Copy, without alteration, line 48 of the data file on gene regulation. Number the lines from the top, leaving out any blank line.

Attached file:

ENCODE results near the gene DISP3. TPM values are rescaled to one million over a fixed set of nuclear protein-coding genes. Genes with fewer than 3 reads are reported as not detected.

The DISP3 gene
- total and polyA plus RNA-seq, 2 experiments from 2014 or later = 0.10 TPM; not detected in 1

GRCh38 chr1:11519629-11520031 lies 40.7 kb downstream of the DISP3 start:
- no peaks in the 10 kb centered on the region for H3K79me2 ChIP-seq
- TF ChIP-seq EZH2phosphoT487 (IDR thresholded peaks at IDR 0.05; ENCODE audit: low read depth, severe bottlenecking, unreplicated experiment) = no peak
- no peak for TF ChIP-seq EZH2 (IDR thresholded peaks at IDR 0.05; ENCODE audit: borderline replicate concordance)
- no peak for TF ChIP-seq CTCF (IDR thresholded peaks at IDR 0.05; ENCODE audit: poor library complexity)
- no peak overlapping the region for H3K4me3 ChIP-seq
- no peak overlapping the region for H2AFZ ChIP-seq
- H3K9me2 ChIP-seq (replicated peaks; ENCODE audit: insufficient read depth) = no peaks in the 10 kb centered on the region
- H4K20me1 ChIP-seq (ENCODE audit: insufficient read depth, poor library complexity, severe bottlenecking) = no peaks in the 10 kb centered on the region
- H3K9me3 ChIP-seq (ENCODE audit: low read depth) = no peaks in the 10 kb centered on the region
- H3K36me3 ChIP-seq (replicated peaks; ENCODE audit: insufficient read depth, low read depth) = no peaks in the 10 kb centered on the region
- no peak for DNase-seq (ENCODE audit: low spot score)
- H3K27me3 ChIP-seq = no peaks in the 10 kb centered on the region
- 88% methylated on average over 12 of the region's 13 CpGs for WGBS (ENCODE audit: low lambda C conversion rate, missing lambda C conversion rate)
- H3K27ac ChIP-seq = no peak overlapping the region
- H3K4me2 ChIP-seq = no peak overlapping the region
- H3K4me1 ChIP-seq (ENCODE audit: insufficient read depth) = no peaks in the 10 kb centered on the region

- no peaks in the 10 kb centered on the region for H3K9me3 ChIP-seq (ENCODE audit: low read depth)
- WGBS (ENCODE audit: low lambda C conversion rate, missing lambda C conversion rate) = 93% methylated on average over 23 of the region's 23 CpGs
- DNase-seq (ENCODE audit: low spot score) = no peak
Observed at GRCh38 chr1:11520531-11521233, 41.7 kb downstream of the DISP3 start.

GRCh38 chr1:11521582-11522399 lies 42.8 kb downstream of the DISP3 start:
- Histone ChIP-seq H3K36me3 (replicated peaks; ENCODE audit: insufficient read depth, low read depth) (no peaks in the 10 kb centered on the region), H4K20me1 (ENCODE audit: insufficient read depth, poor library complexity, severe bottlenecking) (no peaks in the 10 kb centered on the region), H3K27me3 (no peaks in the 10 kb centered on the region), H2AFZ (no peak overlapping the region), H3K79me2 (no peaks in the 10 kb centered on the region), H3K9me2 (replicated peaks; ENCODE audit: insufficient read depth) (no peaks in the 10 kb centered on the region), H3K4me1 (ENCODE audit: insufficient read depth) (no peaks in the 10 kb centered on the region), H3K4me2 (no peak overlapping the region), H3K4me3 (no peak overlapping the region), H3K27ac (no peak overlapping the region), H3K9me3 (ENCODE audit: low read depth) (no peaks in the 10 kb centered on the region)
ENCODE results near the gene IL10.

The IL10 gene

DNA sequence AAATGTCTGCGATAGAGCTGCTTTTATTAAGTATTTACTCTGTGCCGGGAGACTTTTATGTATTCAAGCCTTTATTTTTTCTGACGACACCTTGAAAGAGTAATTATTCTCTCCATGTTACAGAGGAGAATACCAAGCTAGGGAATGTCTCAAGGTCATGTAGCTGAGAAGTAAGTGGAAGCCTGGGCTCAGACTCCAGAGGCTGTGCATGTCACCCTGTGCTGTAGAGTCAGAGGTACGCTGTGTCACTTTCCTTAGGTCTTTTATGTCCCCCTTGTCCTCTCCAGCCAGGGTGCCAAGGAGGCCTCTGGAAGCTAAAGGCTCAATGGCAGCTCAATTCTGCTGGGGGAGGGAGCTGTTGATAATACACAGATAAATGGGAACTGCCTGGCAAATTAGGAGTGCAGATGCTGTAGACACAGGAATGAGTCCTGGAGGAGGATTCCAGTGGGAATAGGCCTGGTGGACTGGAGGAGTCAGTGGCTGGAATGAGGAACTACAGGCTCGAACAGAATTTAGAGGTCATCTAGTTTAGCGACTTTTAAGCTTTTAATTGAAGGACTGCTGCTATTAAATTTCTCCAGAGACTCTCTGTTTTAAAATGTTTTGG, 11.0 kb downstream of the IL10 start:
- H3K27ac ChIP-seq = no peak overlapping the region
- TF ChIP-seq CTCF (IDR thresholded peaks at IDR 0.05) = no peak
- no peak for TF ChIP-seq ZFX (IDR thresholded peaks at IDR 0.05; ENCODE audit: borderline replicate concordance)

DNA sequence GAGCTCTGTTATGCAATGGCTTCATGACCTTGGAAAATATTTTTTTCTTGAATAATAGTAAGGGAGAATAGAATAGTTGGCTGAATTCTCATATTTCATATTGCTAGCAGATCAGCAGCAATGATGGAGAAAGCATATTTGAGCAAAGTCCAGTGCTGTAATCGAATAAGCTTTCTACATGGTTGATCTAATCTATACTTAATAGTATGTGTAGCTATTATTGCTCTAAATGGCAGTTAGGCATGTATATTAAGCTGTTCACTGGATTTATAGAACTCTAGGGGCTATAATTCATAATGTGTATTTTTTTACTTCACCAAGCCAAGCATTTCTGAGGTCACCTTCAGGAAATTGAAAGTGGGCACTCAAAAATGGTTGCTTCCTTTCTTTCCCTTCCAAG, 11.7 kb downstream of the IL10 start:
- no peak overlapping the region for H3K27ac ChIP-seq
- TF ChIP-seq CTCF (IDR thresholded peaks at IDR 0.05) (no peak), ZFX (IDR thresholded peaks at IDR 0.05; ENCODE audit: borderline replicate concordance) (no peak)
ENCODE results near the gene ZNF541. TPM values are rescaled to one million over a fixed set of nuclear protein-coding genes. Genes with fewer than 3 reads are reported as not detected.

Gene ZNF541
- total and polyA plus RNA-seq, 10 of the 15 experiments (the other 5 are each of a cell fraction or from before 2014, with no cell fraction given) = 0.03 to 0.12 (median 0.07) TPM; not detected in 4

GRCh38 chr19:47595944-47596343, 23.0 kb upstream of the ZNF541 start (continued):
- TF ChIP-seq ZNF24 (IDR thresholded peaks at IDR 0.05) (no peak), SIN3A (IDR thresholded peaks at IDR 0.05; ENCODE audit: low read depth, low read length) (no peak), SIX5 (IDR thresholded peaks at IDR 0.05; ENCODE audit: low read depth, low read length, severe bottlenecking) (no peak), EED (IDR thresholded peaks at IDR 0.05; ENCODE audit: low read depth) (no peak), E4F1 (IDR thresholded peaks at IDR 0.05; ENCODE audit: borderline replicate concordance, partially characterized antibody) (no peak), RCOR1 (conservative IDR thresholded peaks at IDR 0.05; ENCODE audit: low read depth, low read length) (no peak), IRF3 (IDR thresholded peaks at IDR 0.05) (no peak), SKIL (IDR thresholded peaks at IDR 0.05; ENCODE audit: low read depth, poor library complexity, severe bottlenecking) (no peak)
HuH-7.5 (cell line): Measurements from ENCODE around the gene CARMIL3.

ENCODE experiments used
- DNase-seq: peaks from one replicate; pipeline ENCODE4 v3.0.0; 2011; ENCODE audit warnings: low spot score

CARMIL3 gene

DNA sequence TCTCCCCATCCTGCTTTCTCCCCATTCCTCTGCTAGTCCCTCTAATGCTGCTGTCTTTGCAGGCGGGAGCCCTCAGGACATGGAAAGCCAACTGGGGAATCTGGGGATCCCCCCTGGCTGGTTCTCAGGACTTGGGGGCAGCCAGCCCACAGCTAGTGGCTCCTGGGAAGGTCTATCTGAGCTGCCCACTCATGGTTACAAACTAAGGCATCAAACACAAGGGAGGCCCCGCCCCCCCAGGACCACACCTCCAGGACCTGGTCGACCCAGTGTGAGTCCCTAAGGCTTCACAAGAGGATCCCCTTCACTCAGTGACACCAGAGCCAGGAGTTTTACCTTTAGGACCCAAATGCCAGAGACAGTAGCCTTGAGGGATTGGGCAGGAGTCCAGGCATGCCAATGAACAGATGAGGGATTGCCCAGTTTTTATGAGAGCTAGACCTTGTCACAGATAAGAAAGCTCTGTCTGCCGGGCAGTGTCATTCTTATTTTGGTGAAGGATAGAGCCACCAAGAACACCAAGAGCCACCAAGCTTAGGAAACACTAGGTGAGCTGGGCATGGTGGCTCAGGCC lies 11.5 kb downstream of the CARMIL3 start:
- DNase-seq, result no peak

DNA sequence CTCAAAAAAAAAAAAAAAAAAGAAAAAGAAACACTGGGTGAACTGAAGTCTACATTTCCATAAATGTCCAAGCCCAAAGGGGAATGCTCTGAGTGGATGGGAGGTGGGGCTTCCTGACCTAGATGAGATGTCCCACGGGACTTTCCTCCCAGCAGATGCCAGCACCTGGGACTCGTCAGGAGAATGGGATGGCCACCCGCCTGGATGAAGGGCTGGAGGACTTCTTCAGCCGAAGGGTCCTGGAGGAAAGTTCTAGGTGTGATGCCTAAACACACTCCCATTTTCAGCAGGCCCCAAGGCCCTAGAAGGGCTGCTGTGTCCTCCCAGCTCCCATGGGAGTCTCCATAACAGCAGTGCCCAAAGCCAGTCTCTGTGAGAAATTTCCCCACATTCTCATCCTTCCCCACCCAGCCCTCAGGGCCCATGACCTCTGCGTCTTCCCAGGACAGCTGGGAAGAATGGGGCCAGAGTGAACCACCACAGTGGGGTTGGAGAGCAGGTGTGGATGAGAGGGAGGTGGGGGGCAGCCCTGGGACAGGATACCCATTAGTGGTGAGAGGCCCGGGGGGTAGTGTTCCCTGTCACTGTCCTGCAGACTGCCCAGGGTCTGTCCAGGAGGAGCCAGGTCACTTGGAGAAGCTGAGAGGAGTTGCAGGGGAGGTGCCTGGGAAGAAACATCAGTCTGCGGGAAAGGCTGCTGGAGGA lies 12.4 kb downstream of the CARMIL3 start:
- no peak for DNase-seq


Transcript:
- no peak for DNase-seq